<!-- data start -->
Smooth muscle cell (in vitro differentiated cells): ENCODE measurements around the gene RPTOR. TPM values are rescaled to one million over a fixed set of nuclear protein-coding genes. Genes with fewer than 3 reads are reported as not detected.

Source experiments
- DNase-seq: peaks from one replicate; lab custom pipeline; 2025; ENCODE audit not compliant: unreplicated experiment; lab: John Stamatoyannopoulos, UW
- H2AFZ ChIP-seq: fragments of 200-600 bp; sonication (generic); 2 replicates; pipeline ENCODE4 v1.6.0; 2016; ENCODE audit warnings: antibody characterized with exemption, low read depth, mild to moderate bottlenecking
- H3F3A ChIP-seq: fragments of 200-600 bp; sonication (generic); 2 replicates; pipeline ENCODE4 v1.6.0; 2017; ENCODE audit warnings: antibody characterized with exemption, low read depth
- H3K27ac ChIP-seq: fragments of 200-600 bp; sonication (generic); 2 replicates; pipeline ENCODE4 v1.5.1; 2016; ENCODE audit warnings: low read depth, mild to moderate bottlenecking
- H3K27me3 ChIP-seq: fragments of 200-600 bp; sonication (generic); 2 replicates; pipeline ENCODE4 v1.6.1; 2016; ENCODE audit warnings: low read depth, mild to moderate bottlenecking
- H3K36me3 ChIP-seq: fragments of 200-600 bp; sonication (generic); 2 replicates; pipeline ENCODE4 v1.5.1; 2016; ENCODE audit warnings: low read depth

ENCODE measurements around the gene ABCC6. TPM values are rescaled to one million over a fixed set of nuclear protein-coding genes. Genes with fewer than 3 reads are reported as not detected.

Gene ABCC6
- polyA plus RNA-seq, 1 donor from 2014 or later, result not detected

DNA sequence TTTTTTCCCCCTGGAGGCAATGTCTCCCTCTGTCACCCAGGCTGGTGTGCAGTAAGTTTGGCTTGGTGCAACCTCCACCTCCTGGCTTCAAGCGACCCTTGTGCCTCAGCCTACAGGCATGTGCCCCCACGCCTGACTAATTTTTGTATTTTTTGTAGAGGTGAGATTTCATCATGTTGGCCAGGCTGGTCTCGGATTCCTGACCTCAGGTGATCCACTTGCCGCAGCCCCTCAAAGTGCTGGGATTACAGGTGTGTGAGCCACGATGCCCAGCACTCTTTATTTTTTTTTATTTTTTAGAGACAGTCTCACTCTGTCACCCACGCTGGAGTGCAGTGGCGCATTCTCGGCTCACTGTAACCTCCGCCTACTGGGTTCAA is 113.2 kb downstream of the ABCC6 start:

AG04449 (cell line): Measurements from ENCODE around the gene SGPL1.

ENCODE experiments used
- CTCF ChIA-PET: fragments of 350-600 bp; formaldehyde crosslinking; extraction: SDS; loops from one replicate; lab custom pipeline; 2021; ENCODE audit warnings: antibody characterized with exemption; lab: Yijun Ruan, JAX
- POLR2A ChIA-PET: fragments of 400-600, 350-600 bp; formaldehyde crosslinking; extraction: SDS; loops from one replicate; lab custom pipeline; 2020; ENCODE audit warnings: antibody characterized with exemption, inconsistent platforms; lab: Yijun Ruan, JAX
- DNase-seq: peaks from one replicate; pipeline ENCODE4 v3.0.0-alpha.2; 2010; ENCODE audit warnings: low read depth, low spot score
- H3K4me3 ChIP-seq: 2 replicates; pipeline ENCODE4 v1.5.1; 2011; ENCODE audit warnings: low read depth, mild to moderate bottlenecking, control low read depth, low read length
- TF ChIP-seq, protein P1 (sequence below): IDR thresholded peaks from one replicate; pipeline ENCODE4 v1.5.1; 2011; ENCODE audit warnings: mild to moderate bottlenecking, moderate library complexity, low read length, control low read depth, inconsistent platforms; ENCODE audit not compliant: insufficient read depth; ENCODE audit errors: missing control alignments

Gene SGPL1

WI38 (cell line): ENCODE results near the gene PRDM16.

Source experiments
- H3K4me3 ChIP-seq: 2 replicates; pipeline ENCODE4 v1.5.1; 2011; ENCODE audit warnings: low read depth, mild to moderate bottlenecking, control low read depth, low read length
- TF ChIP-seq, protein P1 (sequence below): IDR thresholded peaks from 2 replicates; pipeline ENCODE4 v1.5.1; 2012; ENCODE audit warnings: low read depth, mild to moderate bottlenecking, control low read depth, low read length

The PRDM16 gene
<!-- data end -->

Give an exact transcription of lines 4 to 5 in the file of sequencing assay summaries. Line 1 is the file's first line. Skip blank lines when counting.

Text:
- H2AFZ ChIP-seq: fragments of 200-600 bp; sonication (generic); 2 replicates; pipeline ENCODE4 v1.6.0; 2016; ENCODE audit warnings: antibody characterized with exemption, low read depth, mild to moderate bottlenecking
- H3F3A ChIP-seq: fragments of 200-600 bp; sonication (generic); 2 replicates; pipeline ENCODE4 v1.6.0; 2017; ENCODE audit warnings: antibody characterized with exemption, low read depth